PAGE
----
Marisa Demarco

Public Health New Mexico Reporter

Marisa Demarco is a reporter and musician based in Albuquerque, N.M. She's spent more than a decade in journalism, founding the New Mexico Compass, and editing and writing for the Weekly Alibi, the Albuquerque Tribune and UNM's Daily Lobo. She covers poverty and public health for KUNM. 

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Albuquerque’s City Council will consider an ordinance in August aimed at helping part-time workers, but small business owners and employers say it’s unrealistic. 

Marisa Demarco / KUNM

Around the country, pedestrian deaths are most common in low-income areas. And New Mexico has had the highest average rate of pedestrian deaths in the U.S. for the last few years, according to the CDC. 

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Women looking to vaccinate themselves against a cancer-causing virus usually have to take three trips to the doctor’s office. But researchers are looking into more efficient ways of delivering protection.

Two types of the sexually transmitted infection HPV, or human papillomavirus, cause three quarters of all cervical cancers. And a research paper published this month shows that it may only take a single dose of vaccine to prevent them.

Marisa Demarco / KUNM

Sudden cardiac arrest hits hundreds of thousands of people of all around the country, and it affects folks of all-ages, even those with no other illnesses or obvious symptoms. A new program in the state is training people to know what to do when it happens.  

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A survey by the Associated Press has revealed that fewer abortions are happening around the country, and New Mexico is among the six states that have seen the biggest drop. 

The abortion rate fell by almost a full quarter—24 percent—in New Mexico since 2010, according to the AP. 

Lalita Russ, a field organizer with Planned Parenthood here, said it’s important to note that the decline happened both in states that did not pass laws to limit access to abortion—and those that did.

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Among Americans who make less than $30,000 a year, about half of them have high-speed Internet at home, but a program might help narrow the digital divide.

The program is called Lifeline, and right now it allows people with lower incomes to have cheap—or sometimes free—phone service.

Marisa Demarco / KUNM

  Since the ’70s, people have been homesteading on the mesa near Albuquerque, just south of the proposed Santolina development. Bernalillo County says without official roads and permits, these Pajarito Mesa structures are illegal, but families are fighting to keep their homes.  

Scattered across Pajarito Mesa’s 18 thousand acres are gutted trailers, piles of tires battered by the sun and sandy dirt trails. Somewhere around 800 people are making a go of it here, despite the lack of modern conveniences like running water or an electrical grid. But there’s another side to the mesa. 

Marisa Demarco / KUNM

Just about every woman who finds herself behind bars in New Mexico will get out eventually. The question is, will she be able to restart her life, rejoin her family? There aren’t enough services in this state for all the women who want to break the cycles that landed them in jail or prison.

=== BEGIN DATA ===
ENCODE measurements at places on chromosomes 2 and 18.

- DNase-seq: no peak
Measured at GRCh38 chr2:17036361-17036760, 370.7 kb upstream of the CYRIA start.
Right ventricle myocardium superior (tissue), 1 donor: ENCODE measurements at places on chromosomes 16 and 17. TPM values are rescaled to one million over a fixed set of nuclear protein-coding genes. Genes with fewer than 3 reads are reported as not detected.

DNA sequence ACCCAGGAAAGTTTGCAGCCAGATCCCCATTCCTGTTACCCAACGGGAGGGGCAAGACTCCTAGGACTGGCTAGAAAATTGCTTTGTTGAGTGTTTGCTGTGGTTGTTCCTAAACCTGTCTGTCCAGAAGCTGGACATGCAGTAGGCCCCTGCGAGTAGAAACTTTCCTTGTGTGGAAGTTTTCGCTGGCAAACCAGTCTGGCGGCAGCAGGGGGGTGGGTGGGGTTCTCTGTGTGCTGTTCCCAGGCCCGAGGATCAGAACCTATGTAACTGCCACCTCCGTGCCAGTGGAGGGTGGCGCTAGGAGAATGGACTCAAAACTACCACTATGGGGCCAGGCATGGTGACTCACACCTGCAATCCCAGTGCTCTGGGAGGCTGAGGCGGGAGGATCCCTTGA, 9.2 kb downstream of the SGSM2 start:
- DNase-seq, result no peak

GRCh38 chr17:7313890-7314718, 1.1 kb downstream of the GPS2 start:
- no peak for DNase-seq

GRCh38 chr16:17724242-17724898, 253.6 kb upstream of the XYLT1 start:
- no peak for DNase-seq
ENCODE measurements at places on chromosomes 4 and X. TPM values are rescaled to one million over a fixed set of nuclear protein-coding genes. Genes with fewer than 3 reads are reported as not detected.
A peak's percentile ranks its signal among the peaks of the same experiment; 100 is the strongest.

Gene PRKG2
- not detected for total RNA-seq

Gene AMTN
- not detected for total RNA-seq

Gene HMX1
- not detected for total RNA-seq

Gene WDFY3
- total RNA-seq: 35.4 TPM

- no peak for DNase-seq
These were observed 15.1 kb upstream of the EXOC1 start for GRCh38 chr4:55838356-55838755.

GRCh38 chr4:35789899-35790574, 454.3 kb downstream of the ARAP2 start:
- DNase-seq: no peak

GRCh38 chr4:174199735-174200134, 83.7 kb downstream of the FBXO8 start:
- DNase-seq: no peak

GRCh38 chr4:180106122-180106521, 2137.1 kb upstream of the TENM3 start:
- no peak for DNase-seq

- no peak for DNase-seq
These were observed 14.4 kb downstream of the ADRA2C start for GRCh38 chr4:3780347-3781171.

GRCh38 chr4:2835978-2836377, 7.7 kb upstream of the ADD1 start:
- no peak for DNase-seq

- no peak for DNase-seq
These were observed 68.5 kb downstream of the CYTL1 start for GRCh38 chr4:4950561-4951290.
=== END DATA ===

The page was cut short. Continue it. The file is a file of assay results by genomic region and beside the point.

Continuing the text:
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May is Teen Pregnancy Awareness Month, and since 2000 our state has seen its teen birth rate fall nearly 50 percent for teens age 15 to 17. 

A lot of factors contribute to the drop in teenage parenthood in New Mexico, like expanded access through Medicaid and improvement in birth control.

Marisa Demarco / KUNM


The Asian Family Center in Albuquerque works to help immigrants overcome language barriers so they can access things like health care and education. Advocates there also say the stereotype that Asians are model immigrants can translate to a lack of services for the population. 

It’s 3:30 in the afternoon at the Japanese Kitchen, a sushi bar and Teppanyaki restaurant where chefs prepare the food on a tabletop grill. Employees ate their midday meals before service began again. 

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For hundreds of people in New Mexico, getting out of jail or prison hinges on whether there’s a bed in a halfway house, a slot in a treatment program or space in a mental health facility. Until a spot opens up, they remain behind bars, and it costs taxpayers thousands of extra dollars while they wait.

Marisa Demarco / KUNM

On a huge stretch of mesa to the Southwest of Albuquerque, people have built dwellings. These homesteaders on Pajarito Mesa say when they call for emergency services, help isn’t always on its way.   

There are questions about the legality of land-ownership or even whether people should be living in this part of Bernalillo County. Some county officials say they don’t want to encourage anyone to move there by providing services.   

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How clean was the hospital when you were there? How well did nurses and doctors explain things to you? When answering these questions, people in New Mexico ranked state facilities poorly, according to federal survey data that was just released. Local union members say that’s because hospitals like the one in Santa Fe run on staffs that are too small in order to pinch pennies.

Marisa Demarco / KUNM

The health care employees union used a Santa Fe hospital’s low patient rating as grounds to call for help from city officials on Friday morning. 

Christus St. Vincent Regional Medical Center did worse than most hospitals in the state in recent patient surveys, scoring only two of five stars.